I love big bundts and I cannot lie… There are so many different reasons why they are so loveable. For me, they are usually pretty hearty cakes that are easy to make, and look beautiful. In addition, because I am not a huge frosting person (aside from marshmallow or cream cheese), I love a good cake that can stand on its own. Capable of making a big impact without too much fuss.
When I first started this blog, a whole world was opened up to me – a world I didn’t really know existed. It was a world driven by food, pictures, and people’s commentary on both. What I realized is there were blogs on just about anything to do with food. Some people stick to a certain discipline of food – for example, desserts. Some people stick to a certain way of making food – for example, canning. And some people go in different phases – like choosing the best Banana Bread out there, before moving onto the next subject. There are many ways to get there, but at the end of the day, it is all about ranking the best. Isn’t that really what readers want to know – what delivers the best overall experience? I have to say, it is not easy. In the beginning of my blogging days, I remember finding this blog, when she was doing 30 days of Bundt Cakes – can you really determine which is the best? In the end, it is all relative.
When my daughter asked for the best “Chocolate Swirl Bundt Cake” for her birthday, I actually struggled to determine which one could be the “best.” I finally settled for one Adapted from “Baked” by Matt Lewis and Renato Poliafito – published by the Food Librarian. After we had the cake in the oven, I went back to the computer and started combing through her site, and realized that she actually made a different one that sounded like it was even better. Ugh! Well, the cake was a huge success. It was moist, dense but in a good way, and could definitely could hold its own with just some powdered sugar on top. I would have to say that relative to its Bundt Cake peers that I have experienced, it was pretty damn good – but then again, have I ever made a Bundt Cake that was not good? Again, I guess it is all relative.
- 6 ounces dark chocolate, coarsely chopped (I used Trader Joe’s Bittersweet)
- 1 tsp unsweetened dark cocoa powder (I used Valrhona cocoa powder)
Sour Cream Cake
- 3 1/2 cups all-purpose flour
- 1 1/2 tsp baking powder
- 1 1/2 tsp baking soda
- 1/2 tsp salt
- 1 cup (2 sticks) unsalted butter, soft but cool
- 2 1/4 cups sugar
- 4 large eggs
- 16 ounces sour cream
- 1 1/2 tsp vanilla extract
In the top of a double broiler over simmering water, melt the chocolate. When the chocolate is completely smooth, add the cocoa powder and whisk until thoroughly incorporated. Remove the bowl from the heat and set aside.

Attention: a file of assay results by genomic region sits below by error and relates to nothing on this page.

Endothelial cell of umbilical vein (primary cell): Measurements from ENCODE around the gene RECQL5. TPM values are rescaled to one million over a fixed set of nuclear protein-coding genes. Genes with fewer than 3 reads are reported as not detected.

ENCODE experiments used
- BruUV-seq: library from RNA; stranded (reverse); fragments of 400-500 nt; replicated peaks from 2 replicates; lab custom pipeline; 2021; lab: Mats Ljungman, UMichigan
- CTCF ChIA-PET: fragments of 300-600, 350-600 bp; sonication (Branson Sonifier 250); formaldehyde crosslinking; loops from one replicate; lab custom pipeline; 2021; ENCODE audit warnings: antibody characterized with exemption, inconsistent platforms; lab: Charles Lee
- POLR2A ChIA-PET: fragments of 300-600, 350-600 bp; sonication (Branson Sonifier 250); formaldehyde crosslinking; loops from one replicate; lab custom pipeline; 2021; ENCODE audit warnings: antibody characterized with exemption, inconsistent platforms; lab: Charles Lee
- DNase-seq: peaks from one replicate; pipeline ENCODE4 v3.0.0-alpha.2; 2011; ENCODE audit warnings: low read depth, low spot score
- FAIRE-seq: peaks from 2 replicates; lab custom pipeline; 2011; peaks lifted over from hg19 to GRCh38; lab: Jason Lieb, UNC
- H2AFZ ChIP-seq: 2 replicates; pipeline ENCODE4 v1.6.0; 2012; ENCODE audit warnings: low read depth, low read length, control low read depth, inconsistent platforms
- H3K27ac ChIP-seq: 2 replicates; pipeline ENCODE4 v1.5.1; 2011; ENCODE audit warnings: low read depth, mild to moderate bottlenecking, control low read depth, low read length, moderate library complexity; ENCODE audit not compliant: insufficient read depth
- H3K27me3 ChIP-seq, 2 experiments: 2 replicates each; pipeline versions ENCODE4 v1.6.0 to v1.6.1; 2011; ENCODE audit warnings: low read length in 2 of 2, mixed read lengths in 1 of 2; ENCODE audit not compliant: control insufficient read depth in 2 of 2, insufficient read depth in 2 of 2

Sour Cream Cake
Preheat the oven to 350℉. Prep 10-inch bundt pan (I spray mine with “Pam with Flour” spray…man, I go through a lot of that this month!).
Whisk the flour, baking powder, baking soda, and salt together into a medium bowl.
Using the paddle attachment, cream the butter until smooth and ribbonlike. Scrape down the bowl and add the sugar. Beat until the mixture is smooth and fluffy. Add the eggs, one at a time, beating well after each addition. Scrape down the bowl and mix for 30 seconds.
Add the sour cream and vanilla and beat just until incorporated. Add the dry ingredients in three additions, scraping down the bowl before each addition and beating only until each addition is just incorporated. Do not overmix. You will have a lot of batter.
Pour one third of the cake batter into the chocolate swirl mixture. Use a spatula to combine the chocolate mixture and the batter to make a smooth chocolate batter.
Spread half of the remaining plain cake batter in the prepared pan use an ice cream scoop to dollop the chocolate cake batter directly on top of the plain cake batter. The dollops will touch and mostly cover the plain batter, but some plain batter will peek through. Use a butter knife to swirl the chocolate and plain batter together. Pour the remaining plain batter on top of the chocolate layer and smooth it out. Once again, use the knife to pull through the layers to create a swirl.
Bake in the center of the oven for about 1 hour, rotating the pan halfway through the baking time, or until a sharp knife inserted in the center of the cake comes out clean.
Remove from the oven and let the cake cool in the pan on a wire rack for 30 minutes. Invert from pan onto wire rack and let cool. Serve warm or at room temperature. The cake will keep for three days, tightly covered, at room temperature.
For a printer-friendly version of this recipe, please click here: Marble Bundt Cake